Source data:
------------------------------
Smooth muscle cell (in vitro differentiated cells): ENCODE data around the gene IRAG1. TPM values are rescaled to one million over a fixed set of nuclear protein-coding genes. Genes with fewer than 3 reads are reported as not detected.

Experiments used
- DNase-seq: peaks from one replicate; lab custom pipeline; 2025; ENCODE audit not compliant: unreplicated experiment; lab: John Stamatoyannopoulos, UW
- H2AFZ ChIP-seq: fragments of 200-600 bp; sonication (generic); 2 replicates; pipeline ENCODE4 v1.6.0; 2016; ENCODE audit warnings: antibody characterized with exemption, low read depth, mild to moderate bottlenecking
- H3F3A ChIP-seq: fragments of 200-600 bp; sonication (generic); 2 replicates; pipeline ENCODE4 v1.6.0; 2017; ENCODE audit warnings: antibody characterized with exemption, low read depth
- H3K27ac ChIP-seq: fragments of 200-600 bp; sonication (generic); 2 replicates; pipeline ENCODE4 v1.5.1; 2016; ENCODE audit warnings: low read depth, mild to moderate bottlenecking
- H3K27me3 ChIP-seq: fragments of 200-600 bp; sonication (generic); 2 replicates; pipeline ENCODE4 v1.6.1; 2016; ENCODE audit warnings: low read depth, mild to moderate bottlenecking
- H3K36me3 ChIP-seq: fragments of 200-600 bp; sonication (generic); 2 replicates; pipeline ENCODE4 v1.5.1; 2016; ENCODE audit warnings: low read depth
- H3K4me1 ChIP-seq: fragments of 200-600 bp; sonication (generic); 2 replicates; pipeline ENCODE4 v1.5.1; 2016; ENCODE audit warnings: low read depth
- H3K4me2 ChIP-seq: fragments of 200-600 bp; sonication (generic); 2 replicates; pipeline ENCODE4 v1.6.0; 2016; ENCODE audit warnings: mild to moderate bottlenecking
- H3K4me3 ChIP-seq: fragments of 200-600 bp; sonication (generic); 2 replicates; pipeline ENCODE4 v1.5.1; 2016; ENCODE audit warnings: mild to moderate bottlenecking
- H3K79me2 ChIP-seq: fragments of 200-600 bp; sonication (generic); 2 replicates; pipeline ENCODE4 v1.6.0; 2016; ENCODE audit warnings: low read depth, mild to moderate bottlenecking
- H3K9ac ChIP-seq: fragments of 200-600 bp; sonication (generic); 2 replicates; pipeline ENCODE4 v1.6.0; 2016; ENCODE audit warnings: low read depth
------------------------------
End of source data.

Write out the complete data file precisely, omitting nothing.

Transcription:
Smooth muscle cell (in vitro differentiated cells): ENCODE data around the gene IRAG1. TPM values are rescaled to one million over a fixed set of nuclear protein-coding genes. Genes with fewer than 3 reads are reported as not detected.

Experiments used
- DNase-seq: peaks from one replicate; lab custom pipeline; 2025; ENCODE audit not compliant: unreplicated experiment; lab: John Stamatoyannopoulos, UW
- H2AFZ ChIP-seq: fragments of 200-600 bp; sonication (generic); 2 replicates; pipeline ENCODE4 v1.6.0; 2016; ENCODE audit warnings: antibody characterized with exemption, low read depth, mild to moderate bottlenecking
- H3F3A ChIP-seq: fragments of 200-600 bp; sonication (generic); 2 replicates; pipeline ENCODE4 v1.6.0; 2017; ENCODE audit warnings: antibody characterized with exemption, low read depth
- H3K27ac ChIP-seq: fragments of 200-600 bp; sonication (generic); 2 replicates; pipeline ENCODE4 v1.5.1; 2016; ENCODE audit warnings: low read depth, mild to moderate bottlenecking
- H3K27me3 ChIP-seq: fragments of 200-600 bp; sonication (generic); 2 replicates; pipeline ENCODE4 v1.6.1; 2016; ENCODE audit warnings: low read depth, mild to moderate bottlenecking
- H3K36me3 ChIP-seq: fragments of 200-600 bp; sonication (generic); 2 replicates; pipeline ENCODE4 v1.5.1; 2016; ENCODE audit warnings: low read depth
- H3K4me1 ChIP-seq: fragments of 200-600 bp; sonication (generic); 2 replicates; pipeline ENCODE4 v1.5.1; 2016; ENCODE audit warnings: low read depth
- H3K4me2 ChIP-seq: fragments of 200-600 bp; sonication (generic); 2 replicates; pipeline ENCODE4 v1.6.0; 2016; ENCODE audit warnings: mild to moderate bottlenecking
- H3K4me3 ChIP-seq: fragments of 200-600 bp; sonication (generic); 2 replicates; pipeline ENCODE4 v1.5.1; 2016; ENCODE audit warnings: mild to moderate bottlenecking
- H3K79me2 ChIP-seq: fragments of 200-600 bp; sonication (generic); 2 replicates; pipeline ENCODE4 v1.6.0; 2016; ENCODE audit warnings: low read depth, mild to moderate bottlenecking
- H3K9ac ChIP-seq: fragments of 200-600 bp; sonication (generic); 2 replicates; pipeline ENCODE4 v1.6.0; 2016; ENCODE audit warnings: low read depth